Trade war: so far everything is going well for growth, but…

Donald Trump in the oval office of the White House, June 27, 2017 (Photo NICHOLAS KAMM. AFP)

The United States on Friday announced new sanctions against China, which promises in turn to retaliation: the global growth, which has stood for the moment of the trade tensions, could make the costs of escalation.

Washington will impose new tariffs, by 25%, on $ 50 billion of chinese imports, with technologies very important on the industrial plan”, said the president Donald Trump in a press release.

In recent months, leading indicators have revealed the concerns. The morale of German investors, as measured by the institute ZEW, for example, has clearly failed in June, falling back to its lowest level since 5 years.

The director of the world trade Organization (WTO), Roberto Azevedo, has confirmed these early signs of worry: “there is a reluctance to invest and it is also seen in the purchasing behavior of enterprises,” he said this week in the German daily Handelsblatt.

Adam Slater, senior economist at Oxford Economics, has, however, minimized the impact on the growth… for the moment. “The slowdown observed in the trade figures probably has no direct link with these protectionist measures”, he explained.

He, however, hastened to prevent an “escalation” that could “strengthen the slowdown”, as has been already told, the Organization of economic cooperation and development (OECD) at the end of may, when she was called on the countries to avoid a trade war is not to undermine a recovery that has finally reached its pre-crisis level.

These risks come at a time when the global economy begins to suffer as the rebound in oil prices and especially rising rates in the u.s., which complicates the situation of emerging countries such as Turkey and Argentina, incapable of halting the collapse of their currency.

– A Europe insulated

An escalation between the United States and China would only worsen the situation: “if this was degenerating into a trade war, it could have an impact much greater concern,” said Benoît Coeuré, member of the executive board of the european central Bank, on Europe 1.

In the meantime, “it is all the functioning of the global economy, which is to review and a Europe that finds itself a bit lonely in the game world”, he commented.

A trade war is open, with a Donald Trump putting his threat of taxing imports of car for example, falls at a bad time for the european economy, which began to weaken after returning to a strong growth last year.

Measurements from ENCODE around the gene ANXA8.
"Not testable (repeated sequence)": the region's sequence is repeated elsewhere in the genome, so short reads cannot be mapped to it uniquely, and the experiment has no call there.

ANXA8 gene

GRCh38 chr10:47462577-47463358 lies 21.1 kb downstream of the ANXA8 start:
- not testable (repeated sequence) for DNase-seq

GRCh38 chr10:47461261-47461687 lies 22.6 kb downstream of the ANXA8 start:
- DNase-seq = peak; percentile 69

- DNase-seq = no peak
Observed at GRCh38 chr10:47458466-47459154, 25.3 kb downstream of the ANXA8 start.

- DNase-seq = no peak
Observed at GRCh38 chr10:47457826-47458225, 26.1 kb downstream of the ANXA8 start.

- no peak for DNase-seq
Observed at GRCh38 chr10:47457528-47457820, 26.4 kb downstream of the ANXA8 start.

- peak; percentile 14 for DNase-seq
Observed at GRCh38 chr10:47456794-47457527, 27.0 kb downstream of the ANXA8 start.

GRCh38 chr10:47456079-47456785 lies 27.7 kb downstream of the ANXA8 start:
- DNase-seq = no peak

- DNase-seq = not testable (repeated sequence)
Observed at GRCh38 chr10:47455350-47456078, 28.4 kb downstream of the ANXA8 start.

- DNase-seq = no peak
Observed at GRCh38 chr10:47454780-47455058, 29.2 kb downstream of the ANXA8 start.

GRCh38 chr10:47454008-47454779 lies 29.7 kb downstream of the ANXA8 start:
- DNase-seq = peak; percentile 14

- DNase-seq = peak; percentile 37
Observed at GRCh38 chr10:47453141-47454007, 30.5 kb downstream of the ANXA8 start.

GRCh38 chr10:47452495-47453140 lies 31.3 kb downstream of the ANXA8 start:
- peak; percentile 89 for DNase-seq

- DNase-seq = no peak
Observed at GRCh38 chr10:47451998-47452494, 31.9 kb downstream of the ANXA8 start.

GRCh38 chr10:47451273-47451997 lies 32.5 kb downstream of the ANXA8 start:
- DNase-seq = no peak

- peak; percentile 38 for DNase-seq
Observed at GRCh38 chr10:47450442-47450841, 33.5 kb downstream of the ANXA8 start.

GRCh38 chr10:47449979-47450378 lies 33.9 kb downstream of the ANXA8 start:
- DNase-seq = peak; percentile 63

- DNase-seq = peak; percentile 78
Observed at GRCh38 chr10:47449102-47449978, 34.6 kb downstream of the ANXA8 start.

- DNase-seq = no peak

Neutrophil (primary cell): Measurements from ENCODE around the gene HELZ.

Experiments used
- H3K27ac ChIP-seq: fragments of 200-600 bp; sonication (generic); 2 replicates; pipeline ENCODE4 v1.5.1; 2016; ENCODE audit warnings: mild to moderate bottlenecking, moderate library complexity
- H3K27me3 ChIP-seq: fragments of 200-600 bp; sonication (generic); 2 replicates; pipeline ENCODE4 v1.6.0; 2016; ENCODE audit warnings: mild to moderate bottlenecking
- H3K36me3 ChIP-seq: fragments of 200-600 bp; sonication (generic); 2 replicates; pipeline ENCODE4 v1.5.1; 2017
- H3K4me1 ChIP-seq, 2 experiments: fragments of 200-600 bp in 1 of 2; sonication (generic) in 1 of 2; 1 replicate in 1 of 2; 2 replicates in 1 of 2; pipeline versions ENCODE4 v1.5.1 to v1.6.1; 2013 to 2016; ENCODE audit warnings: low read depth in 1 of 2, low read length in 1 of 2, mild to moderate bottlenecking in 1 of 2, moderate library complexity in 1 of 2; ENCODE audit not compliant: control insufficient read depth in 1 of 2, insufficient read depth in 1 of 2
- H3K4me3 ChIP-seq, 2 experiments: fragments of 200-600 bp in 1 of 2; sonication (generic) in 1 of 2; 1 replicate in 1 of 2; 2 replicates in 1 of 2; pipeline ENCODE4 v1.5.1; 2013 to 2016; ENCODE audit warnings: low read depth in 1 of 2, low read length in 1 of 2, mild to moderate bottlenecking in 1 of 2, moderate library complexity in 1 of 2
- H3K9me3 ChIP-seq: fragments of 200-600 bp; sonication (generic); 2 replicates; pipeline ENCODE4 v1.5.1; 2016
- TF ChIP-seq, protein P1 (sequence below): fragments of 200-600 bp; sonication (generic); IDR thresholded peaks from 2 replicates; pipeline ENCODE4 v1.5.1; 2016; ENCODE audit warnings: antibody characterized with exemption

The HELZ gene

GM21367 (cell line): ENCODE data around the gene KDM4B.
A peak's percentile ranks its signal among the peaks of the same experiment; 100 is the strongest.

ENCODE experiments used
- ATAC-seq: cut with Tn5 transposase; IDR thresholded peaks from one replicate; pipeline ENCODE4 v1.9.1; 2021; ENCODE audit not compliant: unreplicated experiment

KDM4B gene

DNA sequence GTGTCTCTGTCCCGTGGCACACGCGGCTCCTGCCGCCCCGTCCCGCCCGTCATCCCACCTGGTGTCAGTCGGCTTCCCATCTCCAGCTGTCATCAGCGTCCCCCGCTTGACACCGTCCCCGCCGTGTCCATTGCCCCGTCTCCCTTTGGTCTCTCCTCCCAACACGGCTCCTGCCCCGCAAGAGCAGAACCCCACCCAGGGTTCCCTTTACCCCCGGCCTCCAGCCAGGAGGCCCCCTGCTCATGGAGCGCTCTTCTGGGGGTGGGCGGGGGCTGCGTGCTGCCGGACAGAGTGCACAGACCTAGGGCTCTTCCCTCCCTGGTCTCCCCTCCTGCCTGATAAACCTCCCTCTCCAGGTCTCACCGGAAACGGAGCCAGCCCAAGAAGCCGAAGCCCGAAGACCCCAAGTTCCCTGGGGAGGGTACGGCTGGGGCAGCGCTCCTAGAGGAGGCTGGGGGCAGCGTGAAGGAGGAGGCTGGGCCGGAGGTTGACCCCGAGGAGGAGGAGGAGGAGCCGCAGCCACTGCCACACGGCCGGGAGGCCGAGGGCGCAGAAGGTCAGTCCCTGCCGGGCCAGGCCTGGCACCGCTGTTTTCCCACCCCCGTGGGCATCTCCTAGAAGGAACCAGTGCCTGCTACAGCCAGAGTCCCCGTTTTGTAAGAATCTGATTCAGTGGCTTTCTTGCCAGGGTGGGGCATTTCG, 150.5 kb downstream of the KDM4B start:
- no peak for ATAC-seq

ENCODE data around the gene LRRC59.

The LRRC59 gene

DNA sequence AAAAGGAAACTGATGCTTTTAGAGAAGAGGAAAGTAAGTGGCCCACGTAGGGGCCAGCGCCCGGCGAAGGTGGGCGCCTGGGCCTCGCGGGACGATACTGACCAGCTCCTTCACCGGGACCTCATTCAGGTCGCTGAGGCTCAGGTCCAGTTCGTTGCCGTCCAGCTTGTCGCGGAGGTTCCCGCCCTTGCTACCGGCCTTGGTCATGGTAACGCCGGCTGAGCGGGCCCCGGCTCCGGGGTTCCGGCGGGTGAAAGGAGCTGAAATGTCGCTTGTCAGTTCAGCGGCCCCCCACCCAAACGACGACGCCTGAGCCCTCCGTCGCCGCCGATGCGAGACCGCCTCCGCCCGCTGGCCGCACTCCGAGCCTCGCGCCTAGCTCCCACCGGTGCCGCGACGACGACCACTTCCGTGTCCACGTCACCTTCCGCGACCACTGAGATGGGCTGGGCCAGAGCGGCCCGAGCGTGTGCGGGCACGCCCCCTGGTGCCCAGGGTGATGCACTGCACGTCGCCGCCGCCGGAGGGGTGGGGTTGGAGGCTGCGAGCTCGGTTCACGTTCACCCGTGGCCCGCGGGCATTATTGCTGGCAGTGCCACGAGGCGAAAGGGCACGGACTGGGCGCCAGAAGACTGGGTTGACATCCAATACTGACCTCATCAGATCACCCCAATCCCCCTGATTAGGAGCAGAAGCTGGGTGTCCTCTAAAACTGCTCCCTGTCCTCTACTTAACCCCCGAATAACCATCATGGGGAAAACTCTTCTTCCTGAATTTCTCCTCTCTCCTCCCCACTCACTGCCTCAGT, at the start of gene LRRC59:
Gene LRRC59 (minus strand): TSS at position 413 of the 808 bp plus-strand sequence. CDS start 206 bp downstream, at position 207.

The president of the ECB, Mario Draghi, has reviewed Thursday to lower its growth forecast for the euro zone this year to 2.1% from 2.4% previously, but refused to attribute this slowdown to Mr. Trump.

“The direct consequences have been limited so far,” he pointed out.

In Germany, most of the indicators – exports, investor sentiment, production and industrial orders – have markedly deteriorated since the beginning of the year.

The Bundesbank has lowered sharply its forecasts on Friday and not table more than on 2% growth this year, up from 2.5%.

In the United States, where the economy carbide at full regime, the threats of Mr. Trump also concerned about: the beige book of the u.s. central bank (Fed), made public at the end of may, has echoed the “uncertainties within companies in the United States”.

Its chairman, Jerome Powell, has certainly acknowledged Thursday that “the concerns increased about the changes of commercial policy,” but he immediately recalled that the american economy was the best in this moment.

In China, paradoxically, trade tensions have had an effect dopant for the activity.

Manufacturing activity accelerated in may, unexpectedly, at its fastest pace in eight months, and exports from china have climbed 12.6% year on year in may, with a jump of 11.6% to the United States alone

“It may simply mean that exporters have advanced the shipping of their products” to avoid disruptions of supply, or customs barriers in the case of increased trade tensions, observed in the last month Betty Wang, an analyst at ANZ.

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